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BWW Reviews: Orlandersmith Honors the Artists Who Shaped Her in FOREVER


Audience members entering New York Theatre Workshop for Dael Orlandersmith's touching solo piece, Forever, are provided with slips of paper so they may post a few words on the walls about someone who has passed on who has shaped their lives.

Dael Orlandersmith (Photo: Joan Marcus)

Most likely family members, friends or teachers would come to mind first, but the playwright/performer spends much of the next eighty minutes telling us of the great influence of people she never got to meet.

Reliving her first visit to Paris' Père Lachaise cemetery, where so many great artists are buried, she has the enthusiasm and wonder of a child visiting Disney World as she marvels at being in the company of Edith Piaf, Oscar Wilde, Chopin and Balzac.

"I came to hear Collette tell me 'You're a writer. Where's your pen?' I came to hear Yves Montand sing to me and blow me a kiss and I see Simone Signoret giving him a playful slap and Apollinaire looks on, laughing."

She expresses great comfort in being among, "These people who are really my family. Who I really want to be my family."

Her abusive, alcoholic widowed mother, who passed on in 1989, may have shaped her life as well by driving her to the arts for solace. Visiting the grave of Jim Morrison, she recalls how as an eleven-year-old she was captivated by the other-worldliness of The Doors' "Light My Fire" and how strolling through her Harlem neighborhood with her beloved copy of the band's first album in her hands attracted stares and angry remarks. ("Listenin' to that white shit. I should beat your ass.")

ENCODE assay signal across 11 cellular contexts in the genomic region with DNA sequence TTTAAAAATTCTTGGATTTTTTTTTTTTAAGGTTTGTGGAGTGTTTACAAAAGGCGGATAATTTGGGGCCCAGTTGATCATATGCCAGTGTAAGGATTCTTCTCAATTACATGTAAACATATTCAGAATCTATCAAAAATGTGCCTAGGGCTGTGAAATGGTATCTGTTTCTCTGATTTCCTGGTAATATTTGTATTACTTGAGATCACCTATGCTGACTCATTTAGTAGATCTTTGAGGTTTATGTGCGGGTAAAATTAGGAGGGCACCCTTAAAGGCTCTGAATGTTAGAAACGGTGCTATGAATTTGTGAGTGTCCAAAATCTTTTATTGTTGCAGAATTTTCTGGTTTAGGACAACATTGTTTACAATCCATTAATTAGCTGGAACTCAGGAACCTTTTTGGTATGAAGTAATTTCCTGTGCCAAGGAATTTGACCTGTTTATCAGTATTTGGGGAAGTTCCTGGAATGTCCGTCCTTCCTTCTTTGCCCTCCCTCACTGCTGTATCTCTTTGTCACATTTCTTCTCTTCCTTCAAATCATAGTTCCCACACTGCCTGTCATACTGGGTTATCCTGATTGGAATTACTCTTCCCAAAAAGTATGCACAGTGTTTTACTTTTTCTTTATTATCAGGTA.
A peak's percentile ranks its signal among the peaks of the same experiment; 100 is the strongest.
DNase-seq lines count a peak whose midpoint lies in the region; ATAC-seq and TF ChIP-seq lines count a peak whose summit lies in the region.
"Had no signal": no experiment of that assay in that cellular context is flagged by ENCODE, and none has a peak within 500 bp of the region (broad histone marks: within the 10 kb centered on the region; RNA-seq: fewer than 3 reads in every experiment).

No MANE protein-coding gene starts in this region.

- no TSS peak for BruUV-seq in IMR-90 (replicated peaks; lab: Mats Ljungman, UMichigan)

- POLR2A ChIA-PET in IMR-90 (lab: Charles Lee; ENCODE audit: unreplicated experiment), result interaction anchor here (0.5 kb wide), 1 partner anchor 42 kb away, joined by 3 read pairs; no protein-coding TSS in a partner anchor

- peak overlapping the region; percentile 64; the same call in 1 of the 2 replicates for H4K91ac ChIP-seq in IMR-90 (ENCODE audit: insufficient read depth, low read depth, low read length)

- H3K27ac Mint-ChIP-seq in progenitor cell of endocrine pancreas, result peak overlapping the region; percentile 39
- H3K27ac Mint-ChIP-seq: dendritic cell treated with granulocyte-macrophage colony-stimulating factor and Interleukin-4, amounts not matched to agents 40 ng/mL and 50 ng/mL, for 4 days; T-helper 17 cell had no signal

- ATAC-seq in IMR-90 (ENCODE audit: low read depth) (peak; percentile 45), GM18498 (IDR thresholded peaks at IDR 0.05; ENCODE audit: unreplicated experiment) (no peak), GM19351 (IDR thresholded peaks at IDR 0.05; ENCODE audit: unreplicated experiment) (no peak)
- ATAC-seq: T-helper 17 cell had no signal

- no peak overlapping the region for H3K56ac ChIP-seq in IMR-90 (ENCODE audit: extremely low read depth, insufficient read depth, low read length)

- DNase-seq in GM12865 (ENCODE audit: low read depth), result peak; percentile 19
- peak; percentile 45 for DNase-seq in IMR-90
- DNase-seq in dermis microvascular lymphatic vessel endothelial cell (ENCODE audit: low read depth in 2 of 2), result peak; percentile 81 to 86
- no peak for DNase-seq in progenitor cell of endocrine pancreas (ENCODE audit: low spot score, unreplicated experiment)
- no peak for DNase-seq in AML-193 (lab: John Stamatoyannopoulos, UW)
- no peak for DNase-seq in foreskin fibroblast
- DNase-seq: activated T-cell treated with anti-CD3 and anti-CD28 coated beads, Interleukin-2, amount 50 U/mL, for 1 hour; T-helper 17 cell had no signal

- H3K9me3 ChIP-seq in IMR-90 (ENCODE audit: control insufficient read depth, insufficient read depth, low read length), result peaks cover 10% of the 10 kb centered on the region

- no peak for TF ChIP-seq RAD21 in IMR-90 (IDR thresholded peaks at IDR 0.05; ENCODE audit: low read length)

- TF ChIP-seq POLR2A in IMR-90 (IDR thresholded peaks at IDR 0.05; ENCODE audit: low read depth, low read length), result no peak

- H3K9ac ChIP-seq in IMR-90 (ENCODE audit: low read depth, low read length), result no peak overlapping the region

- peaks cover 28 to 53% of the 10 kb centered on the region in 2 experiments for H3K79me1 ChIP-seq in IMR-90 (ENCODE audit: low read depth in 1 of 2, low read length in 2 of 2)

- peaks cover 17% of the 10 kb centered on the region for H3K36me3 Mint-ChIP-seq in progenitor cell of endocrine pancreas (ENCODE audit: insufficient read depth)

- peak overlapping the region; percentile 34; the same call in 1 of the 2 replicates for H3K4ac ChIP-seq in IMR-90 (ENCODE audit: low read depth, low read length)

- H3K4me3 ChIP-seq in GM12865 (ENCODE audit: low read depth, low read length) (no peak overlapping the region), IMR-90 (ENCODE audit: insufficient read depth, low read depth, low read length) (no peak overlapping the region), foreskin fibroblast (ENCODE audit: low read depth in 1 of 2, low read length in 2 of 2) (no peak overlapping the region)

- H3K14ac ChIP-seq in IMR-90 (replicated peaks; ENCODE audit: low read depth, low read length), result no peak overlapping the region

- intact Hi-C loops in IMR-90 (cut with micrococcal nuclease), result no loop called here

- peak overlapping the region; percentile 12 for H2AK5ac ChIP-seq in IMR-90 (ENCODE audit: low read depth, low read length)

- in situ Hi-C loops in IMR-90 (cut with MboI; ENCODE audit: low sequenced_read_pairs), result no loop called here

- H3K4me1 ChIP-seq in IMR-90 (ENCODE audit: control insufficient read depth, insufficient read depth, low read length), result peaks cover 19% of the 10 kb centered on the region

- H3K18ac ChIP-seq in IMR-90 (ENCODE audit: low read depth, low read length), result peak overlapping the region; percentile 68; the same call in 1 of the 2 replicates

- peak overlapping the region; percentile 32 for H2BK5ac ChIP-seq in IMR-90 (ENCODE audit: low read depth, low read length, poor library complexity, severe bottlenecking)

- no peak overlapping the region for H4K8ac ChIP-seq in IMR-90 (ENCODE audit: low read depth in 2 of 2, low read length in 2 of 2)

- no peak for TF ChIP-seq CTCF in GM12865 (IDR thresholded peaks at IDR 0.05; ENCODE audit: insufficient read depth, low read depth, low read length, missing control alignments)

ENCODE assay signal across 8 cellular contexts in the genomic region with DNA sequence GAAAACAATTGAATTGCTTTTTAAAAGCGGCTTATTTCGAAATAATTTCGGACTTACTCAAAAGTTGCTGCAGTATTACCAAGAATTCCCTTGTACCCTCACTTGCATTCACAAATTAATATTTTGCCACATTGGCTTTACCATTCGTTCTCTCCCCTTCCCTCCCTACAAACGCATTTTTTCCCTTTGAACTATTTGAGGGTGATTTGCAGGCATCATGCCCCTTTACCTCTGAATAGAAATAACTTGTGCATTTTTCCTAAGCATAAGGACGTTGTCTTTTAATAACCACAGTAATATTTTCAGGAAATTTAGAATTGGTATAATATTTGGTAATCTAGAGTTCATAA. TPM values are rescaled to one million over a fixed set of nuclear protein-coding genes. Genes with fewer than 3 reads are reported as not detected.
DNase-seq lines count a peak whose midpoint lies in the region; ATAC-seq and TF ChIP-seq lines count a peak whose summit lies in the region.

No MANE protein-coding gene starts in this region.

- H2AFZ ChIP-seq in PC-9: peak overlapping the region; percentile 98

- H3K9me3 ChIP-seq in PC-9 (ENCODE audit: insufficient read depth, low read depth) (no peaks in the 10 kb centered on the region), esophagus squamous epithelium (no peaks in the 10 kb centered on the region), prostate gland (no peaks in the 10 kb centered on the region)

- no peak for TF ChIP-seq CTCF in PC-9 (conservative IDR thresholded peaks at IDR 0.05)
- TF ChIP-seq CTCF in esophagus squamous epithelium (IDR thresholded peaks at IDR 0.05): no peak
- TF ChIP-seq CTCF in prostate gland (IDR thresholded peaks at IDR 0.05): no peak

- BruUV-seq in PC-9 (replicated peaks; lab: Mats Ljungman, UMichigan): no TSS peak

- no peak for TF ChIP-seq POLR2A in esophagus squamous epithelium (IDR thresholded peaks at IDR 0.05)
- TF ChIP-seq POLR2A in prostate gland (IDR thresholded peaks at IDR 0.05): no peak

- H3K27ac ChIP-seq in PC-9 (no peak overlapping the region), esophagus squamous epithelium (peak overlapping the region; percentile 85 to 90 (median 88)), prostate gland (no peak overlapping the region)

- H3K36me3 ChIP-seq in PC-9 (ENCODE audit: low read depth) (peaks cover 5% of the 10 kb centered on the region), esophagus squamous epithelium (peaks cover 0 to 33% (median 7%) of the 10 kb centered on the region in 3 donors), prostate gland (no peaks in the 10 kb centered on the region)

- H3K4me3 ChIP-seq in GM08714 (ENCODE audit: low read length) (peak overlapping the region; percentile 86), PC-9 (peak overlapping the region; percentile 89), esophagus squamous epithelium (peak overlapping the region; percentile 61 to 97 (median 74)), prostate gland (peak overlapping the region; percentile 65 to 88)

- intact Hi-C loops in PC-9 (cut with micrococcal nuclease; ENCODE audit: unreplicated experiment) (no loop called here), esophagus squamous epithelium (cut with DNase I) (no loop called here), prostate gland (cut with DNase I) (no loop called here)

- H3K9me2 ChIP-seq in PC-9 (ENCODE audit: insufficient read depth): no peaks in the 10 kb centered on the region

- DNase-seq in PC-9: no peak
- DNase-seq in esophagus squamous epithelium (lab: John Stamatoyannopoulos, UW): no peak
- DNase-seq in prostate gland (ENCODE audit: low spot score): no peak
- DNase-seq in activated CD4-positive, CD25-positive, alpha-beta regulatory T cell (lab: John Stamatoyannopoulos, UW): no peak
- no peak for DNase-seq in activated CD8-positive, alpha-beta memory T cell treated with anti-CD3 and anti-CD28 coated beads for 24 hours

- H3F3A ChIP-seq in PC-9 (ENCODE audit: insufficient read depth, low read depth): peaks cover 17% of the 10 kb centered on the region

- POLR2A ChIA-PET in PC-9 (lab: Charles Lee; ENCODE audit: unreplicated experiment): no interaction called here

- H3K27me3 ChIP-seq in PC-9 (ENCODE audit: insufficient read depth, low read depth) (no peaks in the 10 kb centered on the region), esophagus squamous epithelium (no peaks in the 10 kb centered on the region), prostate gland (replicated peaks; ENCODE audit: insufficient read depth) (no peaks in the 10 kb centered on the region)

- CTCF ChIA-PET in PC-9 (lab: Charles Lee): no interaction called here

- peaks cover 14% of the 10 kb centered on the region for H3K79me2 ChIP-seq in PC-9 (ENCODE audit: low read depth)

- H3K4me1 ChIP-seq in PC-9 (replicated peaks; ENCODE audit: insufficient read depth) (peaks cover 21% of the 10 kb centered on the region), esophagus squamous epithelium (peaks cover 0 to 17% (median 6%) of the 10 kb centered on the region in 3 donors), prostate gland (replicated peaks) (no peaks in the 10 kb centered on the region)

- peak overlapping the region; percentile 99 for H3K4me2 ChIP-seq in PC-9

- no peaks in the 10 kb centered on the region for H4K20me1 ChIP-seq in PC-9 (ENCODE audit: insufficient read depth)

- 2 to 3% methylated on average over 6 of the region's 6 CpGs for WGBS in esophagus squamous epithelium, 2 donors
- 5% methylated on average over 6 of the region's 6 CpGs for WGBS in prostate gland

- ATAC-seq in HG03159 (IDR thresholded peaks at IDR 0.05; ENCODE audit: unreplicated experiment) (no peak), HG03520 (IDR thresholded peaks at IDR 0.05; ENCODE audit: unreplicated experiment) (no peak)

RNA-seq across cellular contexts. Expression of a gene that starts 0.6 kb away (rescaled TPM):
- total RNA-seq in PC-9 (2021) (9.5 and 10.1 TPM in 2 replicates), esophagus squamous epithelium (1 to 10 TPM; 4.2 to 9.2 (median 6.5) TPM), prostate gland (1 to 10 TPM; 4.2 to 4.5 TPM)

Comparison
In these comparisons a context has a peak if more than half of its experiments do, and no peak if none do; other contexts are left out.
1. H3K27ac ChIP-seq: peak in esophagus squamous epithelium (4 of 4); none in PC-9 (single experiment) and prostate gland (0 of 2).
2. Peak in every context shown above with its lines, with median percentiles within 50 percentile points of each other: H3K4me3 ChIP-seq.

Dael Orlandersmith (Photo: Joan Marcus)

Perhaps they'd be happier to learn how much she would later identify with the writings of Richard Wright. ("You knew at a very young age how cruel the world can be and you found the beauty, strength in words to reveal yourself in the face of that cruelty.")

While recalling her own cruel memories, Orlandersmith also seeks connections with her fellow visitors, wondering of their histories with those buried below.

Directed by Neel Keller, the playwright is a warm, embracing presence; proof of being a survivor with an eye toward the future. Perhaps, many years from now, that future will involve a troubled soul visiting her grave site to connect with someone who helped shape his or her life.

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